Areas where certain types of outdoor burning are prohibited.
(1) Nonattainment areas.
Residential burning and land clearing burning may not be allowed in any areas of the state that exceed federal or state ambient air quality standards for pollutants emitted by outdoor burning. These areas are limited to all nonattainment areas and former nonattainment areas for carbon monoxide, particulate matter (PM-10 and PM2.5), sulfur dioxide, nitrogen dioxide, and lead. However, ecology may, in cooperation with any local air authority having jurisdiction, authorize the omission of parts of a nonattainment area if ambient air quality standards for the pollutants that caused the area to be designated nonattainment have not been exceeded in those parts, and outdoor burning in those parts has not contributed, and is not expected to contribute, significantly to exceedances of the standards in the nonattainment area. (RCW 70.94.743
(2) Urban growth areas.
Residential burning and land clearing burning may not be allowed in any urban growth areas after December 31, 2000, except as follows: Residential burning and land clearing burning may be allowed in the following types of urban growth areas until December 31, 2006: (RCW 70.94.743
(a) Urban growth areas for incorporated cities having a population of less than five thousand people that are neither within nor contiguous with any area identified in subsection (1) of this section; and
(b) Urban growth areas that do not include an incorporated city.
(3) Cities over 10,000.
Residential burning and land clearing burning may not be allowed in any cities having a population greater than ten thousand people after December 31, 2000. Cities having this population must be identified by using the most current population estimates available for each city. (RCW 70.94.743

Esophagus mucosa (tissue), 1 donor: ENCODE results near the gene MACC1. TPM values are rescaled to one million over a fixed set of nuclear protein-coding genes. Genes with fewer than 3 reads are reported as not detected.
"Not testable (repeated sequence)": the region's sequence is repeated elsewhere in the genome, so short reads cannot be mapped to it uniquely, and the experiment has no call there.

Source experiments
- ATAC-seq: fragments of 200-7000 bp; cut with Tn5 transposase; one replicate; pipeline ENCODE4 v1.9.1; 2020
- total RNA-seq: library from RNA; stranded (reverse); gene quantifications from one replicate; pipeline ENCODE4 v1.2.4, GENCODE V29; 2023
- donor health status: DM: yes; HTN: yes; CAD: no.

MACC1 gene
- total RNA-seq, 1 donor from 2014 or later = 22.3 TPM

(4) High density areas.
Land clearing burning may not be allowed in any area having a general population density of one thousand or more persons per square mile after December 31, 2000, if the area is contiguous with any area where land clearing burning has already been, or must be, prohibited by that date under subsection (1), (2), or (3) of this section, and it may not be allowed in any other areas having this density after December 31, 2006. All areas having this density must be identified by using the most current population data available for each census block group and dividing by the land area of the block group in square miles. (RCW 70.94.750
(5) Areas with a reasonable alternative to burning.
Residential burning, land clearing burning, storm or flood debris burning, tumbleweed burning, weed abatement fires, and other outdoor burning of organic refuse may not be allowed in any area of the state (including any areas or parts of areas identified in subsections (1) through (4) of this section) when a reasonable alternative to burning is found to exist in the area for that type of burning. (RCW 70.94.745
By December 31, 2000, and at least every third year after that, each local air authority, and ecology in cooperation with counties, must determine whether any areas within their jurisdiction where a type of burning listed in this subsection is allowed (except other outdoor burning of organic refuse) have a reasonable alternative to burning. Determinations for other outdoor burning of organic refuse must be made on a permit-by-permit basis by applying the criteria in (a) and (b) of this subsection. A reasonable alternative exists for any area where the answers to both of the following questions are "Yes" for the specified type of burning: Provided, That parts of an area may be excluded for the purpose of defining practical boundaries for the area.
(a) Available and reasonably economical. Is the area served by:
(i) A county or municipally sponsored service for recycling (i.e. composting) of the organic refuse (e.g. natural vegetation); or
(ii) Any other method for disposing of the organic refuse (such as a public or private chipping or chipper rental service, an energy recovery or incineration facility, or a solid waste drop box, transfer station, or landfill) that is located within a reasonable distance and will accept the type and volume of organic refuse at a cost that is less than or equivalent to the median of all county tipping fees in the state for disposal of municipal solid waste?
(b) Less harmful to the environment. Is any available and reasonably economical alternative method for disposing of the organic refuse less harmful to the environment than outdoor burning according to the following hierarchy?
[Statutory Authority: RCW 70.94.700
, [70.94.]755 and Governor's Executive Order 97-02. WSR 00-07-066 (Order 97-39), § 173-425-040, filed 3/13/00, effective 4/13/00. Statutory Authority: Chapter 70.94
RCW. WSR 92-24-077 (Order 91-57), § 173-425-040, filed 12/1/92, effective 1/1/93.]